On Pentecost Sunday at 5pm, Missio Dei will launch a special monthly gathering called “the Basement.” As you know, Missio Dei is a church that focuses its efforts in the Cedar Riverside neighborhood of Minneapolis. But we have friends, supporters, and well-wishers all over the Twin Cities. So, on the 4th Sunday of each month, we’re inviting all such friends, supporters, and well-wishers to fellowship with us.

Join us in the basement of Mapps Coffee and Tea (1810 Riverside Ave in Minneapolis) if you’ve wanted to visit Missio Dei but have never done so (after all, it can be intimidating to simply “drop in” on a neo-monastic community in an urban setting).

Oh…and if you decide to drop by, please bring some sort of snack or food item, since it is Missio Dei’s custom to eat at every gathering.

On Sex Slaves in Minnesota (and an accompanying rant)

May 23, 2007

It is a mistake to think of human trafficking as something that only happens in the developing world–or in uber-cities like Los Angeles.  Recently in Minnesota, the police cracked down on a prostitution ring that relied upon sexual slaves (though it could be argued that most prostitutes are sexual slaves).  Read the article here.  Here’s a snippet:

The women came mostly from Mexico and Central America.

When they arrived in Minnesota, the women had their passports and other identifying documents taken away and they were forced into a world of prostitution. In one night, two women serviced more than 80 men in a south Minneapolis house.

On Monday, in what might be one of the biggest such cases in Minnesota, 25 people were charged in federal court with running eight brothels. Eighteen of the suspects are illegal immigrants, according to an indictment filed in U.S. District Court.

Five of the brothels operated in Minneapolis and the others were in Richfield, West St. Paul and Austin, Minn., according to the indictment.

“The leaders of this prostitution ring … are responsible for the bondage and sex slavery of women, an intolerable condition in a twenty-first century America,” U.S. Attorney Rachel Paulose said at a news conference.

Most people think this stuff doesn’t happen in the US.  I have friends that are studying to become missionaries so that they can address human sex trafficking.  But few churches even have something like this on their radar.  What if churches were more tuned into these sorts of problems–and actively sought to bring freedom to those who are in bondage? 

Sure, some urban churches reach out to prostitutes.  But if you read the quote above, you’ll notice that three of these brothels weren’t urban–two were in first ring suburbs and one was in a mid-sized town. 

Forgive me for the anguished rant that is coming…

Things like this f’ing break my heart.  There is a whole world of slavery, prostitution, abuse, molestation, drug addiction, homelessness (most homeless people are women and children by the way) that the church is largely ill equipped to address.  And here’s the thing: can anyone refute the notion that, according to Jesus, these are the very sorts of issues that the church should address FIRST? Aren’t these EXACTLY the sort of people Jesus was most interested in serving (Luke 4)?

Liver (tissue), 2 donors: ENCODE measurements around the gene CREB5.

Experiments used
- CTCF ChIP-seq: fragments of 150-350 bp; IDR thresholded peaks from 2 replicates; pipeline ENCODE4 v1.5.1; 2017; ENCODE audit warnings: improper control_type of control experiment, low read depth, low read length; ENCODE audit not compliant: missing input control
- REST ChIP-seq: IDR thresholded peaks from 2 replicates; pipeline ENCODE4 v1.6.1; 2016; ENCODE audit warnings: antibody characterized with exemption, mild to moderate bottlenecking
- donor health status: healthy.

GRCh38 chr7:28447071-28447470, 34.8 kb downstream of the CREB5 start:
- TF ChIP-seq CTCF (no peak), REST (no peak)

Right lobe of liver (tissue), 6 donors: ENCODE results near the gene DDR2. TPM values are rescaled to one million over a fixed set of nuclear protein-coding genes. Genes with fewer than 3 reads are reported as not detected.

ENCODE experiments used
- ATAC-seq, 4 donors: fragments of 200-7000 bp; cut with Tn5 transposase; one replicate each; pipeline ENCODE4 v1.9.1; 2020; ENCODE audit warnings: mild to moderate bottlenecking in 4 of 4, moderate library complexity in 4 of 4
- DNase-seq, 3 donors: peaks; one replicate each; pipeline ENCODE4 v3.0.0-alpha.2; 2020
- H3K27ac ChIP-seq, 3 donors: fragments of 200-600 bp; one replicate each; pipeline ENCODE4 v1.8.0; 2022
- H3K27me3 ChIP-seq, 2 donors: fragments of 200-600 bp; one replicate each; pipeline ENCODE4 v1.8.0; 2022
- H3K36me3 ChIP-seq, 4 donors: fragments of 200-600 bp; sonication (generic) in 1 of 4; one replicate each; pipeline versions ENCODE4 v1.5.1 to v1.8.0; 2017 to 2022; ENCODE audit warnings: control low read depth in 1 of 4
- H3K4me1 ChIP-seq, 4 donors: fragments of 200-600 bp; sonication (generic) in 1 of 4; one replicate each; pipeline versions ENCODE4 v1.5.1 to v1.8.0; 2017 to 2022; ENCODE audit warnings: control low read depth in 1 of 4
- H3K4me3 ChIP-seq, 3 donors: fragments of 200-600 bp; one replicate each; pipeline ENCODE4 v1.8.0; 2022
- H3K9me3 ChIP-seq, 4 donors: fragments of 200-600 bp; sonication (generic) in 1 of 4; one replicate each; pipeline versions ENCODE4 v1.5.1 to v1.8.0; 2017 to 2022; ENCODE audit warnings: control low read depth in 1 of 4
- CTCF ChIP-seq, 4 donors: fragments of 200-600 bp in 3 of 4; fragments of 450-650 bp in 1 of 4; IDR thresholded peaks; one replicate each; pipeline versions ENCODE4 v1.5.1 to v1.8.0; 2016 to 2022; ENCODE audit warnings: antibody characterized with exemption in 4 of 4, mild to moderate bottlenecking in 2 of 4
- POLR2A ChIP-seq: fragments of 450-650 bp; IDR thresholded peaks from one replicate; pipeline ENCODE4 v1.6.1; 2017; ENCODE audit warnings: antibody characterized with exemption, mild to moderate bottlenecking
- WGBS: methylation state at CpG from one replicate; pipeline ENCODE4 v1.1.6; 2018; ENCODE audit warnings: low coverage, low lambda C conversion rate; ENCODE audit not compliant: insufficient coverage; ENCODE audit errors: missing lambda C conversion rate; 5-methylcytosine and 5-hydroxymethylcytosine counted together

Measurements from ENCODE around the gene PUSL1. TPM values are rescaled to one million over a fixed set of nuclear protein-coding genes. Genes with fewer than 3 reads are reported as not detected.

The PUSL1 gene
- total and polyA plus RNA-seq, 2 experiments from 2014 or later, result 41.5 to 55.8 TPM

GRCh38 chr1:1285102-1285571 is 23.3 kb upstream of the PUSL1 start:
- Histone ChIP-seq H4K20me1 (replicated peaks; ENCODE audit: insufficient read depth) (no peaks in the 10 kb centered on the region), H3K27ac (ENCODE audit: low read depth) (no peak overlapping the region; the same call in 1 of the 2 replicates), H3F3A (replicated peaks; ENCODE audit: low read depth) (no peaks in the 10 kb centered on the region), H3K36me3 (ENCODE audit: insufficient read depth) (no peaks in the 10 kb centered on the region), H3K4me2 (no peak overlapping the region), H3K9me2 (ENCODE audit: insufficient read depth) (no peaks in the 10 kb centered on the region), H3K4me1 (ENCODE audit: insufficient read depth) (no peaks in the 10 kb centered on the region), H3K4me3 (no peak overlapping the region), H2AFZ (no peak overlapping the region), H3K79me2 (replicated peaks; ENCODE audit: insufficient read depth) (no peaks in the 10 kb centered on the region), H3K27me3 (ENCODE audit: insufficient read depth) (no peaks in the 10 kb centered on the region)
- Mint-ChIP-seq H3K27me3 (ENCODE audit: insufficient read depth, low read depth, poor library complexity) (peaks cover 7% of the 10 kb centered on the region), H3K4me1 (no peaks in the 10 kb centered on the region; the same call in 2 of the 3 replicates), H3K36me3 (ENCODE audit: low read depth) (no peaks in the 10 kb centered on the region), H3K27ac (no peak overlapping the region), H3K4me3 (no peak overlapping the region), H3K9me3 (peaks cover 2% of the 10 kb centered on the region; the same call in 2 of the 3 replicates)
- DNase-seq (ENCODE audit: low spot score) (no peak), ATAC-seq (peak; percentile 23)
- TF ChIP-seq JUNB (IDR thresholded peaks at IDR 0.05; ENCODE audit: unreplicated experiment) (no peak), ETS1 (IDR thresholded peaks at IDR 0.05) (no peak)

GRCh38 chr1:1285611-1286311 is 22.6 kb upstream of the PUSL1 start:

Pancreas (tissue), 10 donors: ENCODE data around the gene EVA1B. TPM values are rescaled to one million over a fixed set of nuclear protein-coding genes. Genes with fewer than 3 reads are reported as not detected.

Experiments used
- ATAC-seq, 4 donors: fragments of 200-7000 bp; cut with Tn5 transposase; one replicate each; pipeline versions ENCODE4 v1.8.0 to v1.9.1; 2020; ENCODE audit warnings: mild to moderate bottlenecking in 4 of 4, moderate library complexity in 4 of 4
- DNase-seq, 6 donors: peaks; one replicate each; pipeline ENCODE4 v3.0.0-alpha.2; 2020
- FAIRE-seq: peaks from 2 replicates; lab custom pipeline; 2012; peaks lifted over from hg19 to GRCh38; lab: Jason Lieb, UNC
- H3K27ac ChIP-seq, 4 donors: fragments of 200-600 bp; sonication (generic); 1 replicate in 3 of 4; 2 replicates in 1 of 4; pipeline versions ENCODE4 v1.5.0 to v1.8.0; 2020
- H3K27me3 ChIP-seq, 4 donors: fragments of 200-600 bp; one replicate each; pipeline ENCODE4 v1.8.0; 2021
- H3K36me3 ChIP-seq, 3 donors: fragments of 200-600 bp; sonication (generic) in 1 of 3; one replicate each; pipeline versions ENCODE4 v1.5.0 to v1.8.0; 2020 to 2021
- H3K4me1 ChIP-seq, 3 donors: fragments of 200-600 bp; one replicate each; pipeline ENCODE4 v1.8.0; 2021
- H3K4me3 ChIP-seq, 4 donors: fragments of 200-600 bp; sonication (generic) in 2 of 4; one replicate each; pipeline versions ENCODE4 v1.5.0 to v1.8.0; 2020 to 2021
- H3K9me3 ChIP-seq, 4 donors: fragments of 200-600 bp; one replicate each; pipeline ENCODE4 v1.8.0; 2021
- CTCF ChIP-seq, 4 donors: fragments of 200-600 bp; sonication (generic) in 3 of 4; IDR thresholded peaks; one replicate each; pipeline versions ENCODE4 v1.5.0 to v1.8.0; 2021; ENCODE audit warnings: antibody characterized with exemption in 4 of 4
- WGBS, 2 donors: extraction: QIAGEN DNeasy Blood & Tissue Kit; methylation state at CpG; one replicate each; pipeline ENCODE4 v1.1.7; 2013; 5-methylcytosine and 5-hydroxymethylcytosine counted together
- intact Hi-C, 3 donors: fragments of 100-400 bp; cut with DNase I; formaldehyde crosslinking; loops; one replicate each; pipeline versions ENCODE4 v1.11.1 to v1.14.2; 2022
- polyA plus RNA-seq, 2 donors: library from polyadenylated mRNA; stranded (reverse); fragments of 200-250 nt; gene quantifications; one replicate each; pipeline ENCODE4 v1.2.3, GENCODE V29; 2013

Don’t get me wrong.  Missio Dei isn’t really on the front lines of most of this stuff.  We are feebly trying to do what we can.  But with 15 people and a budget of about $6,000 A YEAR (I can’t believe that we’re working with so little, in a neighborhood that needs so MUCH!) there is only so much you can do.  And meanwhile large churches with large budgets spend MOST of their money (or should I call it Mammon?) on staff (whose jobs are almost always preaching, worship, spiritual education, and administration), facilities (which are usually only used by the church for preaching, worship, and spiritual education), and outreach (which is usually marketing and fun events). 

We’re failing here, people.  I don’t know what else to say.  And don’t you dare say that it is the government’s job to take care of sex slaves and poor people.  We should be there–bathed in the darkness of the world as we try to bring forth light–before the cops show up.  I know that is a heavy burden to lay on the Body of Christ.  I KNOW that it makes you feel guilty.  I feel guilty too.  Not simply because I don’t do “enough”–but because I’ve wasted so much time on things that don’t matter so much. 

This isn’t to say that teaching, worship, and spiritual formation aren’t important.  Of COURSE they are.  But we’ve put it all into the wrong package.  Good teaching is easy to come by.  Spiritual formation isn’t a giant mystery.  It is the shiny package we want to put it in that takes time and money.  Most of the energy of most churches goes into accoutrements–fluffy trappings that distract us from the meat of the Gospel. 

Every church should open its books to their congregation and say: “The biggest budget items are what we care about the most…the smallest budget items are what we care about the least.” Then someone should read through a Gospel–pick any of the four–and begin to rework the budget, without too much concern for the survival of their own organization. 

Let’s BE the church.  Please, for the love of Christ, could we stop wasting our time with things that don’t matter? Yes…I know that spending all that time and money on fluff gets people saved.  But saved into WHAT?

Remembering dlw

May 23, 2007

My friend (and worthy blogging adversary) David (aka “dlw”) has stopped blogging.  David is a brilliant economist/seminary student and it shows–he consistently (and intellegently) challenges me on this blog–most notably in my series “Church and State.”

Thankfully, I know David in real life.  But for those of you who only know of him through his blog (or through his treatise-like posts ;) on other people’s blogs), a unique blogging voice has gone silent.  Feel free to visit his blog The Anti-Manichaeist and pay your respects.  Rest in peace,